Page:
The wonder, the brilliance of Birth is that it completely and satisfyingly, through many virtuoso stylistic sequences to match the one described above, explores a genuinely provocative narrative question. In an inverse of the scenario described by Sean in the otherworldly black of the opening few seconds of the film, is the little boy who presents himself at the doorstep of the soon-to-be-remarried Anna (Nicole Kidman) 10 years after the death of Sean, her first husband, actually who he claims to be— Sean, reincarnated? Or is he merely an incarnation of the real love Anna had for Sean amidst the looming shadow of an upcoming marriage that she seems to think may threaten her memories of what she had with her first husband? Whatever the answer, Birth is hardly, as some of the reviews that turned me off of seeing the film in theaters a year and a half ago suggested, an empty exercise in style— as if style were simply ornamentation to drape over the skeleton of a story, as if style could not, in the right hands, in the hands of an artist, be itself a doorway unto meaning and understanding of the deeper realms in which the story operates. Neither is it a “supernatural thriller,” though it walks the line between representational, logical understanding of its premise and the possibility of supernatural underpinnings far more successfully than did one of its obvious inspirations, Stanley Kubrick’s adaptation of Stephen King’s The Shining.


What Birth is, beside being one of the most unjustly overlooked movies of the new decade, is an exceptional flowering of theme and artistic purpose, from the perspective of its director, Jonathan Glazer (whose only previous film was Sexy Beast, but who has had a major career in music video), and a high point in the acting careers of almost everyone involved, from Danny Huston, to Arliss Howard, to Anne Heche (whose appearance here makes you remember why she was once considered to have such potential), and of course, to Nicole Kidman, who I believe has never been better than she is here, subtly modulating the narrow, self-restricted emotional range of a fragile woman who struggles to maintain disbelief at the same time that she so desperately wants to give over to absolute acceptance of the boy’s outlandish, yet eerily believable claims. (There is a sequence here, an unbroken take focusing on her face as she watches an opera with her fiancĂ©, in which all the building conflict and emotion in her character flits across her face, choreographed to the crescendos and lulls in the dramatic music she’s there to hear, that is as much evidence of Kidman’s talent, so infrequently put to full advantage, as anyone need ever see.) The movie gains strength with each sequence, lending power and emotion to scenes that are staged with absolute clarity of purpose and none of the grandstanding sentimentality that might turn it into, as one writer thoughtlessly claimed, Ghost with pretensions to art and intellect. It’s much easier to write off a movie like Birth with glib, snarky pronouncements like that than it is to engage with the movie on its level and explore some of the questions it asks: What constitutes identity? Is it something innate in us, or is it something projected onto us by others to which we acclimate ourselves, becoming versions of a vision others have of us? The movie is startlingly intelligent; it leaves available enough pieces of the puzzle to satisfy the most literal-minded viewer, yet retains a potent ambiguity that calls into question the rational explanation as well as the fanciful. And even though it’s not backloaded with a Shamaylanian revelation that causes you to back-track and reevaluate all that you’ve seen before, you may find yourself reacting as I did—I was so seduced by the spell the movie cast that I simply did not want the sensation of that spell to go away, so I took a walk around the room, returned to my DVD player, pressed “play” and indulged in the entire movie all over again.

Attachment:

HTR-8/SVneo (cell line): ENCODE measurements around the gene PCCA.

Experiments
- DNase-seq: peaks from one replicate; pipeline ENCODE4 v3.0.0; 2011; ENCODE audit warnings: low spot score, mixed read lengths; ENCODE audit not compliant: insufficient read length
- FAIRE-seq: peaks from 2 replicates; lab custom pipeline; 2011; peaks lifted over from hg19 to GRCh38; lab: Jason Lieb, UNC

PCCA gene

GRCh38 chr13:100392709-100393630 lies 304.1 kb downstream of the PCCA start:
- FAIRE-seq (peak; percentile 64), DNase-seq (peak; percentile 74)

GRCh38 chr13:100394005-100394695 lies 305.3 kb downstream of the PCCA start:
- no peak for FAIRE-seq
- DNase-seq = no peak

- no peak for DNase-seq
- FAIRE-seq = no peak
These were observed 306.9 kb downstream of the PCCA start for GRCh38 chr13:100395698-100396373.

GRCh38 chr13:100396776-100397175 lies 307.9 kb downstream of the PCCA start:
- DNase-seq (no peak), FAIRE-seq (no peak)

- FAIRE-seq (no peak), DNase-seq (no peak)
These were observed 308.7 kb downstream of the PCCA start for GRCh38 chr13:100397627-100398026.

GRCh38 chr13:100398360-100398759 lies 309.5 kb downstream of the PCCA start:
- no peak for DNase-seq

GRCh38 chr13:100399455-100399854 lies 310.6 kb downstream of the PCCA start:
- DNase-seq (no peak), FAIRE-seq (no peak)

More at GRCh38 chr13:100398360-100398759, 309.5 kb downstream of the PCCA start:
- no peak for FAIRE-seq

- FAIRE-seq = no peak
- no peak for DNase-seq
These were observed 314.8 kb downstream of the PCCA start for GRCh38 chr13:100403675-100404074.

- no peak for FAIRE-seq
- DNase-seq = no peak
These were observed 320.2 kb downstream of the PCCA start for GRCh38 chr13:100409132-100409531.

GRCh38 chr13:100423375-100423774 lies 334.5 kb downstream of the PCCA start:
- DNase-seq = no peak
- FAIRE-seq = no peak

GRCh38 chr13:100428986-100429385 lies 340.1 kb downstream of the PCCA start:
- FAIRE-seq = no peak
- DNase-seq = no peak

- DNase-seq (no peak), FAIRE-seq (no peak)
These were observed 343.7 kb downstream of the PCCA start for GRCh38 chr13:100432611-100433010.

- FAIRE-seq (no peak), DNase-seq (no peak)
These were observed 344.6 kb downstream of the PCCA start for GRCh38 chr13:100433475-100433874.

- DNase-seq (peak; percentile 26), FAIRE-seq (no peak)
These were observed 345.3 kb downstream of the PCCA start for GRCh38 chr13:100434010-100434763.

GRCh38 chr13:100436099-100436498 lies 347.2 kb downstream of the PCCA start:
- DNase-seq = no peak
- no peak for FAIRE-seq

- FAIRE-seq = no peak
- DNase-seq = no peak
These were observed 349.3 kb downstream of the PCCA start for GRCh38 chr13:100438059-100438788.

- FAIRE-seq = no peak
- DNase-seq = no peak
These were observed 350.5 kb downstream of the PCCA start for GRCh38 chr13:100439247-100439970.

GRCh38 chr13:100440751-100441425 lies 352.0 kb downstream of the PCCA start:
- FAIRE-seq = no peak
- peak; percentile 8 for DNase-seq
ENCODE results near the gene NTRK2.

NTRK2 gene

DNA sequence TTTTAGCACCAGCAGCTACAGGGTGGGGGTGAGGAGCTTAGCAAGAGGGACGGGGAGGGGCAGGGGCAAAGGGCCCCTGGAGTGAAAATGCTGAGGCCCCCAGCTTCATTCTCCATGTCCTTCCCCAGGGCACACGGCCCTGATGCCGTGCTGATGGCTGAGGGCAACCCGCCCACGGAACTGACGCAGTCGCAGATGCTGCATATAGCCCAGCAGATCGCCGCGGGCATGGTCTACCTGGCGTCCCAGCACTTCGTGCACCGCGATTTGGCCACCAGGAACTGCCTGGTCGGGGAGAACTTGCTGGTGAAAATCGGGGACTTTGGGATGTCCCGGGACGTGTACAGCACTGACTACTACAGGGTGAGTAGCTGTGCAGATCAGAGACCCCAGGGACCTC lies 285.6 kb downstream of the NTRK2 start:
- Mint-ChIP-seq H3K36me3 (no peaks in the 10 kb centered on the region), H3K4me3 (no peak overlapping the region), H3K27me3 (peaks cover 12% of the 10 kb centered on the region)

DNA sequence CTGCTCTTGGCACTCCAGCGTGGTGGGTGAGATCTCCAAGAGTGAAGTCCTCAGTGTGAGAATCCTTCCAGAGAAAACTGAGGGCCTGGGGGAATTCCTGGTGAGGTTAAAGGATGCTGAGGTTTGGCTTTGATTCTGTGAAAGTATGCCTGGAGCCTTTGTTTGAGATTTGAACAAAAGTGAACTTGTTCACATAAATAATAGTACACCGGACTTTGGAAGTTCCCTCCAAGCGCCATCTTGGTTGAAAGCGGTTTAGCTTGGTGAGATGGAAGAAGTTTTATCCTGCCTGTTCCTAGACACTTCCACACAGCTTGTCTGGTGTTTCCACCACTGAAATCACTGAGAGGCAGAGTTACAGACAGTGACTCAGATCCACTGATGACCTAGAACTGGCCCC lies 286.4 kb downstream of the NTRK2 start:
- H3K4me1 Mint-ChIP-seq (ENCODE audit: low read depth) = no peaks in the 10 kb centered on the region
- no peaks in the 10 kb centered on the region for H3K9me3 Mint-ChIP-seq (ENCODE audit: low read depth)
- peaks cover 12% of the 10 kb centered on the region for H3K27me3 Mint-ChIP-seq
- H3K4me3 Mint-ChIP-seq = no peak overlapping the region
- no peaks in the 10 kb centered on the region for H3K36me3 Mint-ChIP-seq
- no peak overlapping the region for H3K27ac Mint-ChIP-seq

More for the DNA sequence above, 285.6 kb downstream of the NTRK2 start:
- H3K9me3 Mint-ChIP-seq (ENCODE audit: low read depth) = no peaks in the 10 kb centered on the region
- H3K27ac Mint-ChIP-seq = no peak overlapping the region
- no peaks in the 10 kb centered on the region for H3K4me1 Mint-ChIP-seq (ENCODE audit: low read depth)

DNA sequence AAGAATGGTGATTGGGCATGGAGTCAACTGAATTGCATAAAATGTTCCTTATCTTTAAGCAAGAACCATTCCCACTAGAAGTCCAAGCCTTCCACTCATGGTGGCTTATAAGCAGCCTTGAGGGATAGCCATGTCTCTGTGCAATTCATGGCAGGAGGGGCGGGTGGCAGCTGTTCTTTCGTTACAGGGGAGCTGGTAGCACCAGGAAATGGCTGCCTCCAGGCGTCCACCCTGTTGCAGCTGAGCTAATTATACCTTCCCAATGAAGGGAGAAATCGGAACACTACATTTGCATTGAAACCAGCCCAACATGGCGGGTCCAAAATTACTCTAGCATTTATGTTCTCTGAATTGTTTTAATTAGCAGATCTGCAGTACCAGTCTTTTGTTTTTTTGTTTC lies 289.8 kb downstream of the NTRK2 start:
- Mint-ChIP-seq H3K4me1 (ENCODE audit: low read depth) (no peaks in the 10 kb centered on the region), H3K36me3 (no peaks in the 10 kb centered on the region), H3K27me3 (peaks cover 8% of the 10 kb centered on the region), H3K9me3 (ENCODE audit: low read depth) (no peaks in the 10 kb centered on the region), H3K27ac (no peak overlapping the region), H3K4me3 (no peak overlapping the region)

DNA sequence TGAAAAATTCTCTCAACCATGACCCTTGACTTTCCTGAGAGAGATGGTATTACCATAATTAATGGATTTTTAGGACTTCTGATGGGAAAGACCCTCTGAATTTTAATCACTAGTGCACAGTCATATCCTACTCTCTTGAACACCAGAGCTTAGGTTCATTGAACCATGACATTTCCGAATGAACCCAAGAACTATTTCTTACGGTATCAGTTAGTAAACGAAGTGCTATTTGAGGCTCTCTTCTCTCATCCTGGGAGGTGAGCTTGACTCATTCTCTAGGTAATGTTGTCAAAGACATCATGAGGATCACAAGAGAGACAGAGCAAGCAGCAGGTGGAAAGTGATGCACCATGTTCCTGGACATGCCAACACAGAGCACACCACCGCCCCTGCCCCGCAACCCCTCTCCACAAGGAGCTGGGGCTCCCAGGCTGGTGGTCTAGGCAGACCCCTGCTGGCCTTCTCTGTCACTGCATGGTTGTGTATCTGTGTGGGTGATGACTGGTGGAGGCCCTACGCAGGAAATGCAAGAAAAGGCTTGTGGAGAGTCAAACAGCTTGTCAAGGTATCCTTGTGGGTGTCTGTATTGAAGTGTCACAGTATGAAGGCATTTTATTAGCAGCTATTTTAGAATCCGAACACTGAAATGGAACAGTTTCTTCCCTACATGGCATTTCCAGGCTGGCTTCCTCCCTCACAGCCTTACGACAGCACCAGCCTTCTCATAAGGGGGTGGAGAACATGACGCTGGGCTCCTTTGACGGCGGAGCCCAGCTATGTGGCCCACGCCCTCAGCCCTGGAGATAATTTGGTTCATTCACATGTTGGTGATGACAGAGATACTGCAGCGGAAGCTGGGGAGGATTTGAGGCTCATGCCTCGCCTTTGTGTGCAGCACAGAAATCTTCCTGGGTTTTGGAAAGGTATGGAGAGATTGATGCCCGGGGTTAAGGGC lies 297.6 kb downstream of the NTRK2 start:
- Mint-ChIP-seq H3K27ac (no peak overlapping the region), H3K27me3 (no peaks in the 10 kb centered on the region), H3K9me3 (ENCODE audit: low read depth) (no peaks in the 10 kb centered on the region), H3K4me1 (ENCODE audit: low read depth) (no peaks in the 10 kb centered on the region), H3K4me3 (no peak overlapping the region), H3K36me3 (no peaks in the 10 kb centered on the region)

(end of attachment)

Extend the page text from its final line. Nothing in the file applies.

I’ve tried to give a sense here of what kind of visual intelligence is at work in Birth, as well as a hint of the philosophical and cinematic sensibility that makes engaging with its narrative such a rewarding experience, without turning this piece into an exegesis of the questions and strategies of the film that will mean little to anyone who hasn’t seen it. My suggestion, if you haven’t already seen Birth, is this: rent it immediately, and if you find yourself similarly moved, follow my example and head over to 24 Lies A Second, where you can read Robert Cumbow’s extensive analysis of the film. That’s where I’m headed now—I wanted to get some of my own fleeting thoughts down before I allowed Cumbow’s much more detailed consideration to wash over me, giving me food for thought, new ideas, perhaps confirming some of my own, and perhaps even giving me cause for argument, just like all good writing should. (I’m assuming it’s good based on the evidence of Cumbow’s book about Sergio Leone, entitled Once Upon a Time, as well as his excellent piece on Altman and Coppola, also available at 24 Lies. If “Why is This Film Called Birth?” is even half as good as those other two works, those who love Jonathan Glazer’s movie are in for a very good bit of reading indeed.)

18 comments:

Paul Parducci said...

OK, I'm renting this weekend!

Dennis Cozzalio said...

Paul, let me know what you think. More than one person I know thinks I'm crazy for finding so much to appreciate about this movie. And I know the friend who doggedly recommended it to me was a little nervous about what my response would be. I felt a bit of that myself as I wrote, and then posted, this piece, so I won't be shocked or offended if it's revealed to me, through the reactions of others in this very comments section, just how misguided or otherwise insane I am. To paraphrase my friend, if you don't go crazy over the movie, at least you'll be in good company-- the movie got some decidedly downturned thumbs from a lot of very good, very smart film critics. But I hope you enjoy it!